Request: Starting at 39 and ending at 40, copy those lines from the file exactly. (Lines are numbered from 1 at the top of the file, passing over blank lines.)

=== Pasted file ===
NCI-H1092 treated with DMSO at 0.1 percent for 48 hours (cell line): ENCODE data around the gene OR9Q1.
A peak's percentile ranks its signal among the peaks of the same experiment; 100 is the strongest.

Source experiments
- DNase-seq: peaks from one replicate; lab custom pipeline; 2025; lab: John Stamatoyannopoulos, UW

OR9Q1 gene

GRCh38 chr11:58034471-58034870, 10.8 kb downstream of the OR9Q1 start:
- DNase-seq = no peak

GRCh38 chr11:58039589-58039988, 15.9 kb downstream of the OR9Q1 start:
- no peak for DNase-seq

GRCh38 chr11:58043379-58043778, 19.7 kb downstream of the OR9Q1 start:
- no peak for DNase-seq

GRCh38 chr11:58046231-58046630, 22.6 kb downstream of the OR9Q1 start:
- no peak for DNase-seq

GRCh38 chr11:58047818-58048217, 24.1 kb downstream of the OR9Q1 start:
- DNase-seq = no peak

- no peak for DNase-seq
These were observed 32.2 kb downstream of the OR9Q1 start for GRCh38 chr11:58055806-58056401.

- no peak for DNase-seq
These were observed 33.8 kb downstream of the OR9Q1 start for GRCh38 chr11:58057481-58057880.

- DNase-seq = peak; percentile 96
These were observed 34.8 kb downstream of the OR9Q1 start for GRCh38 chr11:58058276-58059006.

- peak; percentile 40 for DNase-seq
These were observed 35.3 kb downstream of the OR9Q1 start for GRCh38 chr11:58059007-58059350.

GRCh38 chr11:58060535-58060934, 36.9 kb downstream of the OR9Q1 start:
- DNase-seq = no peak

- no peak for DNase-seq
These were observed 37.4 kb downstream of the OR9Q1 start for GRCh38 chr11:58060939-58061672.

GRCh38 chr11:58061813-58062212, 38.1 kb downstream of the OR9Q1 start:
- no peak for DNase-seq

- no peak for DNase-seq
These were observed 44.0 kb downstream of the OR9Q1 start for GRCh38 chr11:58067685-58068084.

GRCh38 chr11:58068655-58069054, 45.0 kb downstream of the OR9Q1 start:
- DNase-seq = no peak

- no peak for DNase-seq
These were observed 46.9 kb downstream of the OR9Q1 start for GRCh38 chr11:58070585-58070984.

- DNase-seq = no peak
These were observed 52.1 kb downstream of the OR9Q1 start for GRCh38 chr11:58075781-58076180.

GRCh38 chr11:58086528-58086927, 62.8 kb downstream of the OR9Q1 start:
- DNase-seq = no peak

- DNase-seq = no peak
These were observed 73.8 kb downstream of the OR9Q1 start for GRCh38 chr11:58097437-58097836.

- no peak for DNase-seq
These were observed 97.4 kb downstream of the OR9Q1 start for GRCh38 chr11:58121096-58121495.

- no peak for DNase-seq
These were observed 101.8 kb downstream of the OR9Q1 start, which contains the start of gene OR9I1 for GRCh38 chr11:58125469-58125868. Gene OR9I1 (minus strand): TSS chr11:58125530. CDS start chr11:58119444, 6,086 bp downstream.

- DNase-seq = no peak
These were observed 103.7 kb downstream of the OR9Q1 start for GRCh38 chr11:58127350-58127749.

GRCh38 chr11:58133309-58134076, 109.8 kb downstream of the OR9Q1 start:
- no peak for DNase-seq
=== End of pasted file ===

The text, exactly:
- DNase-seq = no peak

- DNase-seq = no peak